Girls Being Girls

Watch the above video and you will no longer think soccer is boring (apologies if you're an evangelist — I can't get into it). You also may be surprised by the level of aggression shown by the women — though, if you've seen this head butt, you know things get rough with the men. But the behavior of New Mexico's Elizabeth Lambert in that game — pulling her opponent's ponytail in particular —has caused a bit of a stir, and raises a lot of interesting questions. Do women feel pressure to behave like men on the field? And if they do, is there anything wrong with that? I'll admit that it makes me feel a little psyched to see a woman kick butt, even though she's clearly out of line. It's always bugged me how women's lacrosse is so sanitized in comparison to the men's game. That's not to say that I think there should be more violence in sports, but the double standard bothers me. Mary Jo Kane, the director of the Tucker Center for Research on Girls and Women in Sport at the University of Minnesota, put it this way in the New York Times,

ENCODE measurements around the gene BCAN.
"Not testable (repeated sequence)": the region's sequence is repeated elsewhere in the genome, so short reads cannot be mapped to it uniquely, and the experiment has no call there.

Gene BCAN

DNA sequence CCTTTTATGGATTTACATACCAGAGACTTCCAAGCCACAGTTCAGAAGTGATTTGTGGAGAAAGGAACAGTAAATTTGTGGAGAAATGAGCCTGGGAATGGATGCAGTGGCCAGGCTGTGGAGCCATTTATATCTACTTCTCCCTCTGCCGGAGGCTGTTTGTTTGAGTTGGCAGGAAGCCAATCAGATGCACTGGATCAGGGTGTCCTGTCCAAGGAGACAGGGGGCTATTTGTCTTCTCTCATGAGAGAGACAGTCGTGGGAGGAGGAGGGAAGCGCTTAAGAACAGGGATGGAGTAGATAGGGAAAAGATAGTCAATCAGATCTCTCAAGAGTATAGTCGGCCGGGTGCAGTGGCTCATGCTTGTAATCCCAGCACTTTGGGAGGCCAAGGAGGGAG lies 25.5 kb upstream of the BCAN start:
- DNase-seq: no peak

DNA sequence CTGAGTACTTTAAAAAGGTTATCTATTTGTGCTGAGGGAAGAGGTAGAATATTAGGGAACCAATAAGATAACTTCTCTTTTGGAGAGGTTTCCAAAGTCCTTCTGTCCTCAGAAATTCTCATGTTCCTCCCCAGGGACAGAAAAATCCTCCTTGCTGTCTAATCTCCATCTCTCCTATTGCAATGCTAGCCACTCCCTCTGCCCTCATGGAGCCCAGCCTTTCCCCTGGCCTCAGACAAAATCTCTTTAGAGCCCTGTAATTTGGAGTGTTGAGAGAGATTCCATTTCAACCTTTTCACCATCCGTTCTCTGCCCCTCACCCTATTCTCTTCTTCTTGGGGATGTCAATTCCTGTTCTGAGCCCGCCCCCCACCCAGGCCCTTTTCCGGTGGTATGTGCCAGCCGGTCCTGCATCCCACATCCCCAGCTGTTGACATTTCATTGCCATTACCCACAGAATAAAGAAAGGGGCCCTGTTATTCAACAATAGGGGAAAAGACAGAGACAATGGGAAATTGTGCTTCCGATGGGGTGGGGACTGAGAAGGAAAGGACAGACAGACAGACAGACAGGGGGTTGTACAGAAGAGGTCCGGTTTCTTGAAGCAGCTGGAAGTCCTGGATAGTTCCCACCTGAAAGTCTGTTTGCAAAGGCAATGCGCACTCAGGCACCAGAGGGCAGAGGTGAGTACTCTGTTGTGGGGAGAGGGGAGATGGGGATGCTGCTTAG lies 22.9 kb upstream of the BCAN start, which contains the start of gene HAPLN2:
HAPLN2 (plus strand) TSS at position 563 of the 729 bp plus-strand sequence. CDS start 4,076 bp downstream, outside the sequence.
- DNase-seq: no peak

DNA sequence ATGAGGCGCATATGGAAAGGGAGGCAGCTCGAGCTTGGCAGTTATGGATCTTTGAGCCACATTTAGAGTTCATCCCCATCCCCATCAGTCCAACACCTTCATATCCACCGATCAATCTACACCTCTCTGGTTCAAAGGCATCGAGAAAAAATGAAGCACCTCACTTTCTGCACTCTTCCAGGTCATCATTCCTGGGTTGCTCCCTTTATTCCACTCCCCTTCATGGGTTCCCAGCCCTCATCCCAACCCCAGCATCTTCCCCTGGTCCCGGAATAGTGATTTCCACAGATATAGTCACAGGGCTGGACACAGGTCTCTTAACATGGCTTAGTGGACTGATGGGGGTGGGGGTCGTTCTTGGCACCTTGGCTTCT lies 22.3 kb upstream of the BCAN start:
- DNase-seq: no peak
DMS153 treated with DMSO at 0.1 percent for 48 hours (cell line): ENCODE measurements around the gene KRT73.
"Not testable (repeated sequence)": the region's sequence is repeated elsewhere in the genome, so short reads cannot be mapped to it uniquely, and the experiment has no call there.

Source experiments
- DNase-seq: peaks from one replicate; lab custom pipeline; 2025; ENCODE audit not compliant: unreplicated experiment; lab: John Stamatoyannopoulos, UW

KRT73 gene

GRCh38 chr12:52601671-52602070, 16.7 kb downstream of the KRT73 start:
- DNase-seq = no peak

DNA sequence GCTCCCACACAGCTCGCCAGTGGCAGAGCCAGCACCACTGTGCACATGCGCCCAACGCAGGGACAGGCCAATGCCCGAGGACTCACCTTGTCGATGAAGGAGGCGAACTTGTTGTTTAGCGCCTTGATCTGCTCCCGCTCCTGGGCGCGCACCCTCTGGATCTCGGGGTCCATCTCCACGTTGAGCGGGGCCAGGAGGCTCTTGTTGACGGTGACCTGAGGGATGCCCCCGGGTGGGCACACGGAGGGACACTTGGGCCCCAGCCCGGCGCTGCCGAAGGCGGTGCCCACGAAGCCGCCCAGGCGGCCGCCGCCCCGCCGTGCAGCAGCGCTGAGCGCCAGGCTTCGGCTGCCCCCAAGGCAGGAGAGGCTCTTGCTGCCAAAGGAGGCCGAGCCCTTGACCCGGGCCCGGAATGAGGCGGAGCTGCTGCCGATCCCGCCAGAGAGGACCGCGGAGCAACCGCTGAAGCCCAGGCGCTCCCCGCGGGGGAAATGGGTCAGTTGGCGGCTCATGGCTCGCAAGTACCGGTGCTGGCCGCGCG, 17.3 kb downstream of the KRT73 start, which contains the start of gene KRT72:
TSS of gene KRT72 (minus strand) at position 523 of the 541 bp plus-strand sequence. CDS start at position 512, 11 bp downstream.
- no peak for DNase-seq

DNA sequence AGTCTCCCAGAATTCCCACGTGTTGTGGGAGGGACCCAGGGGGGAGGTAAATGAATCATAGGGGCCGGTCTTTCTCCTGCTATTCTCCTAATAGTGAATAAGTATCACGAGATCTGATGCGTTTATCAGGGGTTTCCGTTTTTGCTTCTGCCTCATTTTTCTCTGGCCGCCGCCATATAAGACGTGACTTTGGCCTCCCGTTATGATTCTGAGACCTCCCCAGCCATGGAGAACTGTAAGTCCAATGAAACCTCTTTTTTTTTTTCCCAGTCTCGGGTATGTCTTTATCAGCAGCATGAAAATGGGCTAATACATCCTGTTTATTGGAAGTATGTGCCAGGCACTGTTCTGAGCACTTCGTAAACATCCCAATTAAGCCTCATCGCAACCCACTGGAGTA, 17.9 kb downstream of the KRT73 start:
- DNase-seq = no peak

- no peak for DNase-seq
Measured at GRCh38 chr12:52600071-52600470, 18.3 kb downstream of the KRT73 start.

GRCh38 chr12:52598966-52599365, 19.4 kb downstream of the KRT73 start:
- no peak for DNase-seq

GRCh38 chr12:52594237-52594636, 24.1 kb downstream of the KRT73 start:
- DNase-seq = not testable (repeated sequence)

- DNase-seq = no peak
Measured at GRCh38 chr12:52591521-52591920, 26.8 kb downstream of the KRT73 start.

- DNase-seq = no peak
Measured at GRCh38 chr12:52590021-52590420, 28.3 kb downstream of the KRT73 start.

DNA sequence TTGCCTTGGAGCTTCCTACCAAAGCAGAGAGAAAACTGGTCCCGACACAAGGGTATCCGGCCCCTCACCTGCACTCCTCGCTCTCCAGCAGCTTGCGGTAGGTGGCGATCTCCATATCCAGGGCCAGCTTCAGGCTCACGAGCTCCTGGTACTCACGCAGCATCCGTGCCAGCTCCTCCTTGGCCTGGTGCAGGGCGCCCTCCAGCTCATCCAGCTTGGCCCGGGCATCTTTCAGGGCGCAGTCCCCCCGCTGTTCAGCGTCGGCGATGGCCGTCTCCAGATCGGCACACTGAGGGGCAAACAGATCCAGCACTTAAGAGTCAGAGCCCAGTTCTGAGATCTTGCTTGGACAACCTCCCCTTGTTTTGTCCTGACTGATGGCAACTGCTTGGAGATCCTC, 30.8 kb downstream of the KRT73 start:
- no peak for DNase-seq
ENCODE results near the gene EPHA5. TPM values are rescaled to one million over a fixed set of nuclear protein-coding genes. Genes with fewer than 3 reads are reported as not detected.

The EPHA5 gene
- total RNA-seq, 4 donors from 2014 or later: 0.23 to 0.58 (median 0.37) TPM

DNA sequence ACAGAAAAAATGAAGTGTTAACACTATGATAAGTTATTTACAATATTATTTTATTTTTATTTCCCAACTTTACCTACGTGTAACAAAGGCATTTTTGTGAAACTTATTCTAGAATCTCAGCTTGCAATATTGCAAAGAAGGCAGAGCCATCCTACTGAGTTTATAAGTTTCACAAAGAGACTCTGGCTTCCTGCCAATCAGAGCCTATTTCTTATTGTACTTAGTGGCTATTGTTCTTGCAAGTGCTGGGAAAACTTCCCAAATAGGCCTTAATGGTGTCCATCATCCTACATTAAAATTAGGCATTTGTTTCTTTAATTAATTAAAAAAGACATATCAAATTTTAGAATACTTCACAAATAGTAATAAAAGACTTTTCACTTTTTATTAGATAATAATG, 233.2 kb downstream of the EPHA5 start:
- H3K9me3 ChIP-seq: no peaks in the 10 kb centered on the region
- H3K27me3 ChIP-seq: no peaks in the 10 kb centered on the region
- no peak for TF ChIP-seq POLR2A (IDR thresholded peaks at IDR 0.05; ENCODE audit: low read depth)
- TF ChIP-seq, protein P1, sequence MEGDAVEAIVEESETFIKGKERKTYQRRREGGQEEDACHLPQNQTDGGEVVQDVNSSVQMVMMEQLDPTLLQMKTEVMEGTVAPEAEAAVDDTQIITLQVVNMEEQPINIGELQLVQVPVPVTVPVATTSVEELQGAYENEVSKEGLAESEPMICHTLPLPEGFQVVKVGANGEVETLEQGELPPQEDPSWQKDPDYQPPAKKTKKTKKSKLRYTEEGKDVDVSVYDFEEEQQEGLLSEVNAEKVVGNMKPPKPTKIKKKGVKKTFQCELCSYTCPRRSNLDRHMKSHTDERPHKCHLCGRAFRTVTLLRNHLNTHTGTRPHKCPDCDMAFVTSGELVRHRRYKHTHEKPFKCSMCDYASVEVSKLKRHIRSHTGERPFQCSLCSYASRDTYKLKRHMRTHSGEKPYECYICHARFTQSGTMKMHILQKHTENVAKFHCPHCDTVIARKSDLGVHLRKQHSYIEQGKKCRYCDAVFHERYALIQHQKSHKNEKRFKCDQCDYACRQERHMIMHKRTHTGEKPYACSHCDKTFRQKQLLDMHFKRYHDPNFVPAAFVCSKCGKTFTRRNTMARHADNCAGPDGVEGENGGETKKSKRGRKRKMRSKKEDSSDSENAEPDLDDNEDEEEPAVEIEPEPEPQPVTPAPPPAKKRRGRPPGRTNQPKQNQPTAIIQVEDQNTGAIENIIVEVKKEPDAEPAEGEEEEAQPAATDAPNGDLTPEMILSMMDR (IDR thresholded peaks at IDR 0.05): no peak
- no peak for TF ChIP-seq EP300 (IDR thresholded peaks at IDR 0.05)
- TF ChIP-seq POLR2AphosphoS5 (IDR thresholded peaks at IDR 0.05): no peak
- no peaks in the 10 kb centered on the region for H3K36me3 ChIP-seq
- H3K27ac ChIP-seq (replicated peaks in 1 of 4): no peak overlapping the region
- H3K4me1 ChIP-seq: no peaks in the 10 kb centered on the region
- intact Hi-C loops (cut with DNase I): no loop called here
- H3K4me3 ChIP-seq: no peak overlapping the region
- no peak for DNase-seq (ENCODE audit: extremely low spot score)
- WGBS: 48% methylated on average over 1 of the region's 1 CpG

"I think women being physically aggressive and violent is, in many ways, the last boundary to break," Kane said. "I think you'll see snippets, but I don't think you'll see the same kind of behavior as men. In the broader social context, we don't allow women to engage in that kind of behavior. There would be a pushback."

What do you think? Egregious, or evolutionary?

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